What do Muslim women and gay black dads have in common? Reductive stereotyping, perhaps?

First, Maureen Ahmed at PolicyMic takes on the University of Michigan’s Institute for Social Research:

Here’s my two-cents: Why do we only see studies on women’s visibility from Muslim-majority regions? People everywhere have pressure placed on them to represent a society’s shared systems of value and belief.

Does anyone truly think that women in the United States are not subjected to similar forms of scrutiny? Just take a look at the discourse around rape culture here, and you will quickly find your answer.

Then, Courtney Baxter at Feministing looks at the Kordale and Kaleb viral internet sensation:

There’s something about the virality of these photos, including that they were stripped from an Instagram account, that yells: “OMG black men can be gay and they can be gay-dads and isn’t it the cutest thing you have ever seen?!” It sounds like they’re talking about goddamn puppies.

—> These Black Dads and Their Three Kids Golden Retrievers and Their Puppies have the Cutest Instagram Ever…Much cuteness. Such adorable.”

What’s happening here feels like, to me, a dangerous tokenization of these very daily, “normal” black and queer lives. It reduces and co-opts their normalcy into something that can be put on Huffington Post, and Policy Mic, and BuzzFeed and shared on social media. And so I’m frustrated and conflicted – we do need visibility around the “normalcy” of our queer lives.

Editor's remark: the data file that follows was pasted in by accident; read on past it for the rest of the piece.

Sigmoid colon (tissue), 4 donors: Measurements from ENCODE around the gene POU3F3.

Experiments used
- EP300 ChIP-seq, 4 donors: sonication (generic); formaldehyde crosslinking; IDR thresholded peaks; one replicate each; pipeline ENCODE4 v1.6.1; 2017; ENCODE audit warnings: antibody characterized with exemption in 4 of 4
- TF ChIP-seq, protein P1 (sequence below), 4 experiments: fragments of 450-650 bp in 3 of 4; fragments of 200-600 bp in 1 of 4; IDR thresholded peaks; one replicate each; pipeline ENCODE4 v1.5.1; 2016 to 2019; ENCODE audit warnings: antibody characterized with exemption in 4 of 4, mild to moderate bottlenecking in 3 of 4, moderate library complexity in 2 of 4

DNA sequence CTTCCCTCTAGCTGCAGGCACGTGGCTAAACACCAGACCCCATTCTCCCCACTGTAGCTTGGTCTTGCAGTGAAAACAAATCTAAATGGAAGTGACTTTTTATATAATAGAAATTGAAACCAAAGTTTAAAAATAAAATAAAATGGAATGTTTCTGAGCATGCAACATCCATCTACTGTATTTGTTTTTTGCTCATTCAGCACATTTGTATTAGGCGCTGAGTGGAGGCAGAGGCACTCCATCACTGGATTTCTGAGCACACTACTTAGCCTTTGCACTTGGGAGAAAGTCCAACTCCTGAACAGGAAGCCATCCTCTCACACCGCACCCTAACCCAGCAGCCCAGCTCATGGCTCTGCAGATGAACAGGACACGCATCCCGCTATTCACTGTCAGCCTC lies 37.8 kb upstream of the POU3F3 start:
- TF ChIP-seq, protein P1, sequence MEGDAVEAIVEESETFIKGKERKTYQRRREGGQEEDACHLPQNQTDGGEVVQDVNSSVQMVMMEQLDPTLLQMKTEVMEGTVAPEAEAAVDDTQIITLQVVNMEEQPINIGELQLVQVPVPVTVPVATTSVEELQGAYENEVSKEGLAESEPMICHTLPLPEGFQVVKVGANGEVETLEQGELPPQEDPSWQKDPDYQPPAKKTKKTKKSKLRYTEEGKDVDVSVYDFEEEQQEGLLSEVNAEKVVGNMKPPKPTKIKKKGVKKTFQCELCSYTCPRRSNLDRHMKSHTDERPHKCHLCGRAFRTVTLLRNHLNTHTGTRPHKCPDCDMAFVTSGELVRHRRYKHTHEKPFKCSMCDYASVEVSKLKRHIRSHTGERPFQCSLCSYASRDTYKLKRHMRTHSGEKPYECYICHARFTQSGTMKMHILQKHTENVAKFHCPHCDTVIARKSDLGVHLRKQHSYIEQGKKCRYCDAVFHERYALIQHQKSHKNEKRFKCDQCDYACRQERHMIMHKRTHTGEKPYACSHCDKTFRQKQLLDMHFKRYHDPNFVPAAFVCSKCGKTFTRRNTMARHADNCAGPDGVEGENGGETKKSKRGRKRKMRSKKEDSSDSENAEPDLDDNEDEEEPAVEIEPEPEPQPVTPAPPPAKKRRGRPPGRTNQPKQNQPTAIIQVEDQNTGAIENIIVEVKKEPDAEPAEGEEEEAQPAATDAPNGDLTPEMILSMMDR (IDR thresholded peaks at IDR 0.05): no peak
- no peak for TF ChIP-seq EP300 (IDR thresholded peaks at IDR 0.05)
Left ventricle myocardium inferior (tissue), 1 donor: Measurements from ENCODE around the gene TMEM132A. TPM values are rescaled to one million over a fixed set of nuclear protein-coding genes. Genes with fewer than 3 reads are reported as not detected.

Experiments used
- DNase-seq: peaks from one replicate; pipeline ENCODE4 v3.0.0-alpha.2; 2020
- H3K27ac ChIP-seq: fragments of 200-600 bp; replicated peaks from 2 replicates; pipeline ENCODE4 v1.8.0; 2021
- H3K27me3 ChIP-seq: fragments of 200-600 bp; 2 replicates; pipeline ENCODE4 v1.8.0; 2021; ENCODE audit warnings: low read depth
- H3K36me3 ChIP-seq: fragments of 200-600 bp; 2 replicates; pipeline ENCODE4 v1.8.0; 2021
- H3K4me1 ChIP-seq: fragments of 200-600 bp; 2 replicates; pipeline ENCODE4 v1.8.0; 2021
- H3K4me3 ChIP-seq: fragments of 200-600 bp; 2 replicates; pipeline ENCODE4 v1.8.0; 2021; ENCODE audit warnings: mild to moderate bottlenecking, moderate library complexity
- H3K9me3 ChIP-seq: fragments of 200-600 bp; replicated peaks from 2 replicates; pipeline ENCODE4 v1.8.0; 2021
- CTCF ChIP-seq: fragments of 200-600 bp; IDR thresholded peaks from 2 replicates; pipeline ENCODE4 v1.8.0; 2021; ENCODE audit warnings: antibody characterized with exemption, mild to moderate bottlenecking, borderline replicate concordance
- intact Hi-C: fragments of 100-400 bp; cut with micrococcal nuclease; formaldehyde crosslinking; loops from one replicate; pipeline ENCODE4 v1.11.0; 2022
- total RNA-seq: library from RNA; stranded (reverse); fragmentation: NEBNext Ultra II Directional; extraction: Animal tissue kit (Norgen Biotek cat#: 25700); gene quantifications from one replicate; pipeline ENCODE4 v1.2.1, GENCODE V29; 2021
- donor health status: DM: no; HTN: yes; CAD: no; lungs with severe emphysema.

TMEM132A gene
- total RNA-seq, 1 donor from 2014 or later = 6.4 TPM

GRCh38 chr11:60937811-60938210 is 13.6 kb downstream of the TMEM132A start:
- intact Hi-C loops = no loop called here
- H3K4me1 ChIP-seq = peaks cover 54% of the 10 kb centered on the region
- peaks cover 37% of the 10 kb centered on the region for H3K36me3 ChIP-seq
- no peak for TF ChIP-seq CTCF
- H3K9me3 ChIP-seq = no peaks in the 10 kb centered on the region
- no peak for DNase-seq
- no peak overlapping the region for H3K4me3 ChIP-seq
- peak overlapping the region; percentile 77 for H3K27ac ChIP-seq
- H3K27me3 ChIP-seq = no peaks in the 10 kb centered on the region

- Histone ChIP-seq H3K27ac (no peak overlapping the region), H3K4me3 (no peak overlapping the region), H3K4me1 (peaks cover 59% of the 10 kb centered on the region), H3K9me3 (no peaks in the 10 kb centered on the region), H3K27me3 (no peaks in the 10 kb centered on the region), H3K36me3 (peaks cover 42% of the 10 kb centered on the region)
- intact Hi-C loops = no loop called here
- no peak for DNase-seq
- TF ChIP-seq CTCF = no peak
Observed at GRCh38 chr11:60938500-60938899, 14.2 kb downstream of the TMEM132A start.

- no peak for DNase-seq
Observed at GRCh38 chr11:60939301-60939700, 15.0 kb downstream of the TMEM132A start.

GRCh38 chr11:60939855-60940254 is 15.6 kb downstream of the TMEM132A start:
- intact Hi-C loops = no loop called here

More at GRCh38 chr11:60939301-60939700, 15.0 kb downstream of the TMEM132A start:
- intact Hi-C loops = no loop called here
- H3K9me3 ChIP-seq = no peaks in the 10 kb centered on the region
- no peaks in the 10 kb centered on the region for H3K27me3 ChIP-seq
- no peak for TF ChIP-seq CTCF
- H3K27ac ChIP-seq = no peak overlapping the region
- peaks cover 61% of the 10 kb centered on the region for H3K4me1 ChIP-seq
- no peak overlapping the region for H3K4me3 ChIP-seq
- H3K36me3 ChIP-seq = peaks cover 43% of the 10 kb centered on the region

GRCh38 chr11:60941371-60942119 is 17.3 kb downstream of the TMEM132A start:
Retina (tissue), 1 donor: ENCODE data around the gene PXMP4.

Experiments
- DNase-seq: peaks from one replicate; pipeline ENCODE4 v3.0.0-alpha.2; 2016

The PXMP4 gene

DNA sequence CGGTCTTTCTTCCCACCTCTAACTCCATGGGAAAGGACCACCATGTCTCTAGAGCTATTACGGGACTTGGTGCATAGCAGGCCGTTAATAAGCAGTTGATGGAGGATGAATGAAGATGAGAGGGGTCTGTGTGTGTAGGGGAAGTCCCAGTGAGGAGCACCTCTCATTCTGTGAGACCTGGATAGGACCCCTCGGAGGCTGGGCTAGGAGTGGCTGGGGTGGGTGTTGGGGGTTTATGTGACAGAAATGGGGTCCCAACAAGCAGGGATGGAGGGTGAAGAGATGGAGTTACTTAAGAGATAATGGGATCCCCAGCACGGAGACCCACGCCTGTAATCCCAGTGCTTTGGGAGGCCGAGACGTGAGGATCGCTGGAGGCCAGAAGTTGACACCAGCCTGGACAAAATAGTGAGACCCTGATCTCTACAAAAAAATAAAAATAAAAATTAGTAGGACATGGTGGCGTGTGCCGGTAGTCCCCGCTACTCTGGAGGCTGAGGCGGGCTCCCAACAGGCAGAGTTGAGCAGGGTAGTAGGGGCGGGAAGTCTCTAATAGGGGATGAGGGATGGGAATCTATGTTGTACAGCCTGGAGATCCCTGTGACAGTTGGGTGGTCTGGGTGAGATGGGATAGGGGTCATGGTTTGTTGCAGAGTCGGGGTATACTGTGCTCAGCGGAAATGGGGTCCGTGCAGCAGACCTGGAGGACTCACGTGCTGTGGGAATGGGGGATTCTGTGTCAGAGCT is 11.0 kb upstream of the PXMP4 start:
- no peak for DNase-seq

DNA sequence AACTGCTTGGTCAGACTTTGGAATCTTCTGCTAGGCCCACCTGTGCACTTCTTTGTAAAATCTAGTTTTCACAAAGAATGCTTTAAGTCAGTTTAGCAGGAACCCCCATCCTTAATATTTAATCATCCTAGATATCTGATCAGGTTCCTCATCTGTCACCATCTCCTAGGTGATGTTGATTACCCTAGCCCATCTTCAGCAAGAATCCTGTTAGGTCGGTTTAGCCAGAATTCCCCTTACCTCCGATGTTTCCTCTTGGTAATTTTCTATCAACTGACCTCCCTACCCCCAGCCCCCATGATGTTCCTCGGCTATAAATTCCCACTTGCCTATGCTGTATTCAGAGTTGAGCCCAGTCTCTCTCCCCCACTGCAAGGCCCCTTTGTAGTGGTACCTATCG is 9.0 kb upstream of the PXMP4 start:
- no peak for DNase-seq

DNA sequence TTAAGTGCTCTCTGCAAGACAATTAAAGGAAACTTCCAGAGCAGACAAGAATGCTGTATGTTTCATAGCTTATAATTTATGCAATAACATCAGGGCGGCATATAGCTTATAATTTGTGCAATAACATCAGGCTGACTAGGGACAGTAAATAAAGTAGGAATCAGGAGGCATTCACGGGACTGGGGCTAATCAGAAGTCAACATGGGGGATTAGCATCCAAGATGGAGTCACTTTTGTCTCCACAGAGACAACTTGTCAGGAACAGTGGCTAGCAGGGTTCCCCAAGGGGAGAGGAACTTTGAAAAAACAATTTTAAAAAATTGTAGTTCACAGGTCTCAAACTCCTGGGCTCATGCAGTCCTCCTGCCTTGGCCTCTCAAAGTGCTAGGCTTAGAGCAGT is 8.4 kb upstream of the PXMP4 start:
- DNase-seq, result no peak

I can’t speak for Maureen Ahmed, and I know sociological studies are very different from Instagram pix, but I imagine her having some of the same frustration and conflict.

The only reason Laurie and I didn’t pick this one out of links to write a whole blog about is that we couldn’t think of one more thing we would add to Shannon Barber’s piece about skin-bleaching at Nudemuse. Read the whole thing.

I was at the dirt mall beauty supply store and came upon a skin lightening product. The woman told me if I used it I could be “fairer” and my skin would look pretty.

I went for it.

Of course I did.

I bought and used it twice a day for months.

At first I only used it on my dark spots but when those faded I used it on more of my face.

You know what happened?

First my skin was kind of okay and then it just really wasn’t. I burned my cheeks, my little Ashanti style sideburns were burnt off, I got darker marks on my chin and a scar by my left ear that did not fade for almost a decade.


And for a different kind of body imagery, Ria Misra at i09 found this remarkable collection of old medical illustrations.

cutaway of a hand with metal workings shown inside

Aside from my usual sources: Feministe, Feministing, io9, and Shakesville, the Wheelz link came from Jay Lake.